“I’m a New York Italian. It is not in my DNA to give away anything without a little reciprocity,” Mike said. “But when she got the program going, and I saw just how rewarding it was for us, for my staff and for our other customers who got into it, it was really a good day.”

Kathy said for many, it was a lifeline, but for others, they ordered food to try to support the restaurant as it went through a difficult time. But Mike said they are used to not making money, and there was an outpouring of support from the community.

“Mike and Kathy are the salt of the earth,” said Nick Sharp, president of the Steamboat chapter of the Colorado Restaurant Association. He said the couple are some of the kindest restaurant owners around.

“Everyone in the industry loves them,” Sharp added.

Sharp is also a frequenter of the iconic downtown establishment, particularly having a fondness for their breakfast plates and Bloody Marys. Sharp complimented the Diemers on how they managed to put the community ahead of themselves through a pandemic that was especially tough on restaurants.

Neither of them think they deserve all the credit for how they helped people during the pandemic, rather they were just a tool for the community at large to leverage.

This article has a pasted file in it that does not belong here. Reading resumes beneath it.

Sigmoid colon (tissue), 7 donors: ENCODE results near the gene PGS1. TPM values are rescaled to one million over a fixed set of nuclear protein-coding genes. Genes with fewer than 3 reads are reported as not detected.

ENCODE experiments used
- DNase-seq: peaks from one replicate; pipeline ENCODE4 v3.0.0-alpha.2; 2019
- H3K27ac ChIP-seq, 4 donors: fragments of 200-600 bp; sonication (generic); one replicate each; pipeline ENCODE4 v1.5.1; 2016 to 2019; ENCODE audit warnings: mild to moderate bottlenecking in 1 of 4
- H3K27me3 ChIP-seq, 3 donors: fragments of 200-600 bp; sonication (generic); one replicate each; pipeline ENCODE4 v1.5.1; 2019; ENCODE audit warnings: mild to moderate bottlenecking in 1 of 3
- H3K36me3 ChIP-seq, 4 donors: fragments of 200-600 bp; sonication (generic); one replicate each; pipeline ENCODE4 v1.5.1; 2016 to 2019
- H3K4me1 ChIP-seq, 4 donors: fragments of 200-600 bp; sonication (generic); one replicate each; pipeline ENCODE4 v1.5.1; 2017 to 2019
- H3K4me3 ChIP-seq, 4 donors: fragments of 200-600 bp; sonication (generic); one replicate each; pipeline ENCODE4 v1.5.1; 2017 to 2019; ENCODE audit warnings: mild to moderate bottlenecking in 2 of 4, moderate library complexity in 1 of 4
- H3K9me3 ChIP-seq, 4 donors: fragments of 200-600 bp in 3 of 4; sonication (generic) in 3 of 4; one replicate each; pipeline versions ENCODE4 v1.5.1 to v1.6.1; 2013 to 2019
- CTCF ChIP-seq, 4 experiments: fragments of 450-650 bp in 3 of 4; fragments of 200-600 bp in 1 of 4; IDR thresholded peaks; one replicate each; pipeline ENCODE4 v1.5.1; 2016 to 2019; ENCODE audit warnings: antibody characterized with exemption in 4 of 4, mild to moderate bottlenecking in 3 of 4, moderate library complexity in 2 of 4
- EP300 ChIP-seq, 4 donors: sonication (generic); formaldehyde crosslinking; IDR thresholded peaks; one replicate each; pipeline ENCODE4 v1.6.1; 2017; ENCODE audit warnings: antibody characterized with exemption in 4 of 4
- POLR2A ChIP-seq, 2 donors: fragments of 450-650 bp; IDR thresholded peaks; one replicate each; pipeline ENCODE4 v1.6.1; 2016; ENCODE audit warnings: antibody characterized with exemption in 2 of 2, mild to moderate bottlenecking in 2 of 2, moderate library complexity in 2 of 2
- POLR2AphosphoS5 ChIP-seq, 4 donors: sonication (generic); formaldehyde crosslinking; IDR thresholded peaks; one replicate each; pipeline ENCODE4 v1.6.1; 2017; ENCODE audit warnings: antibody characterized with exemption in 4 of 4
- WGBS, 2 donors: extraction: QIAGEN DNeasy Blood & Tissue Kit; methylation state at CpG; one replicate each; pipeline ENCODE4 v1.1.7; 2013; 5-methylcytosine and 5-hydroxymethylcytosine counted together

A former waitress in Alaska bought four Johnny B. Goods sweatshirts. People around town came in to donate their stimulus check. Ranchers would call up out of the blue with hundreds of pounds of ground beef. A plumber came by when the toilet exploded and cleaned it up for no charge.

“We were a conduit for a lot of people who could give us money. … People were giving us things because we gave them the opportunity to pass it on to others.”

Kathy said she believed that what they were doing helped inspire people to extend their own hand to help others as well. In turn, the community they worked to foster in the diner for more than 25 years supported them, as well.

“All they’ve done, the recognition from the governor’s office, that’s indicative of how we feel about Johnny B. Goods,” Meyer said. “It’s comfort food with a comfort attitude.”